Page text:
“Tax and benefit measures implemented by Labour since 1997 have increased the incomes of poorer households and reduced those of richer ones, largely halting the rapid rise in income inequality that we saw under the Conservatives”?
What measures that the Conservatives took—or failed to take—in those years will he now say will not be reintroduced if we are to make further progress?
Of course, we have not been in office since 1997. One of the tragedies of the past 13 years is seeing the amount of money spent leading to so little in the way of results. The point made by the hon. Member for Alyn and Deeside about poverty of aspiration is a crucial one. I shall come on to discuss worklessness, but a lack of experience of work or educational achievement in a household, and other factors, can make such a difference. The divides are enormous. If one goes to a city such as Liverpool, one only has to walk for 20 minutes from one of the smartest, newest shopping centres in the country to streets where almost no one is working. Worklessness is central to the challenges faced by many of our communities.
What are the right hon. Gentleman’s views on the comments made earlier by the Under-Secretary of State for Communities and Local Government, the hon. Member for Bromley and Chislehurst (Robert Neill), who said that local authority cuts will fall hardest on the poorest areas?
We have to look at this in a far more three-dimensional way. It is about changing educational achievement, which is why we have said that it is important to focus on a pupil premium for the most deprived areas. It is also why we have said that it is important to ensure, as the economy recovers and as the employment market picks up, that we do not make the mistakes of the past 10 years. Too many of the jobs that were created went to people coming into the country from overseas, as the right hon. Member for Birkenhead has identified on more than one occasion. We have to make sure that we break down the culture of worklessness and educational failure, which is as essential to dealing with poverty as any other factor.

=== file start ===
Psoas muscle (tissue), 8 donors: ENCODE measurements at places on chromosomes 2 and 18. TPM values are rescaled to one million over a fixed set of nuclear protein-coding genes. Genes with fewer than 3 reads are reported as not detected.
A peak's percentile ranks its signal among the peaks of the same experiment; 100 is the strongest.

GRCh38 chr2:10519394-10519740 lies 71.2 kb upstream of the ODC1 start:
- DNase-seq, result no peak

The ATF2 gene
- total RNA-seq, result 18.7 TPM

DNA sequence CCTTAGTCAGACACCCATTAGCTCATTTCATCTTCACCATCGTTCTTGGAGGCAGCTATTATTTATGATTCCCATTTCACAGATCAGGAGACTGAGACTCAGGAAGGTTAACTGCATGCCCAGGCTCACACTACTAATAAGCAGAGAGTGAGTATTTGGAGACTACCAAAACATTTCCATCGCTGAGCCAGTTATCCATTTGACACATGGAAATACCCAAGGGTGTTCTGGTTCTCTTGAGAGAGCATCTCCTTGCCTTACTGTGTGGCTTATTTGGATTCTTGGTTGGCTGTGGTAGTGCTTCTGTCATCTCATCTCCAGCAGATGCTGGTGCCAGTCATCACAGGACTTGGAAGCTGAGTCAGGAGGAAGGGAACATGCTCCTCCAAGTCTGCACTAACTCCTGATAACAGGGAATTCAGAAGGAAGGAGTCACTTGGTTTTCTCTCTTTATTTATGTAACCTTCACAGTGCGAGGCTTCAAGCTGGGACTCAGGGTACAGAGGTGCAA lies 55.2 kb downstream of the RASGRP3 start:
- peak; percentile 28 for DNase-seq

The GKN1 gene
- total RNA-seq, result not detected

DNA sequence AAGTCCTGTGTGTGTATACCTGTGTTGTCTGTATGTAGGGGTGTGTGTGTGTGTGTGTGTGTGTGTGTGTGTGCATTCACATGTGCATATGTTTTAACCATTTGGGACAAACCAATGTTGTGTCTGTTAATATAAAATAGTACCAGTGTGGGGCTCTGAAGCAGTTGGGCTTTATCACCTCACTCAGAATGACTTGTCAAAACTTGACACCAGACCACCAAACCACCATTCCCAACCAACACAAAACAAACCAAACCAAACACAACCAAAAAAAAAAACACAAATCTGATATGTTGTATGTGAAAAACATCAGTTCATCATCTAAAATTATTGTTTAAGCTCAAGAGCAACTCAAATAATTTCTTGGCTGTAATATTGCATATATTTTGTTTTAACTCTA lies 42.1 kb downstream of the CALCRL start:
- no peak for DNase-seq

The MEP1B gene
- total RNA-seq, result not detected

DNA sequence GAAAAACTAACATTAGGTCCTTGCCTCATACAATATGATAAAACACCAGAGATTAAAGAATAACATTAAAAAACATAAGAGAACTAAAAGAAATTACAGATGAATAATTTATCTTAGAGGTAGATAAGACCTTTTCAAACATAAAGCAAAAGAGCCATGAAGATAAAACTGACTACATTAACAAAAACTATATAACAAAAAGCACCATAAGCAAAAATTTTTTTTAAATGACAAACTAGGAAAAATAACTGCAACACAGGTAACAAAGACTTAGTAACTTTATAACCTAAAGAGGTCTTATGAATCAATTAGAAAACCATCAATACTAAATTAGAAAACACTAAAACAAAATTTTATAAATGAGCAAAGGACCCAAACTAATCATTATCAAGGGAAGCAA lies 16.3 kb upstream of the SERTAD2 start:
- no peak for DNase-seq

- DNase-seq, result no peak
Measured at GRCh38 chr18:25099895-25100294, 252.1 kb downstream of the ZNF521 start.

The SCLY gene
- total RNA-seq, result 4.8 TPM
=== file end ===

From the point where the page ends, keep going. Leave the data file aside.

I thank the right hon. Gentleman for giving way again. To approach the question that I asked earlier from a different angle, the IFS confirmed that Labour’s measures had largely halted the rise in income inequality, which increased dramatically under the Conservative Government. Does he accept that the measures that he has to put in place must not repeat the errors and mistakes, with deep roots in unemployment and social breakdown, that characterised the Conservative years and led to rising income inequality and poverty?
We should always seek to learn from the past. We will seek not to make the mistakes of the past 10 years, when billions of pounds were spend on employment programmes that failed to break down the culture of worklessness in many of our communities.
My right hon. Friend is speaking very well about the inequalities between rich and poor, mainly in an urban context. Does he agree that nowhere is that difference more stark than in rural locations? Despite their rhetoric on rural-proofing over 13 years, the Opposition did absolutely nothing to narrow that divide. Will he provide an assurance sought by my constituents, and confirm that the plight of the poor in rural locations—they tend to be among the poorest in our society—will be addressed during our coalition Government?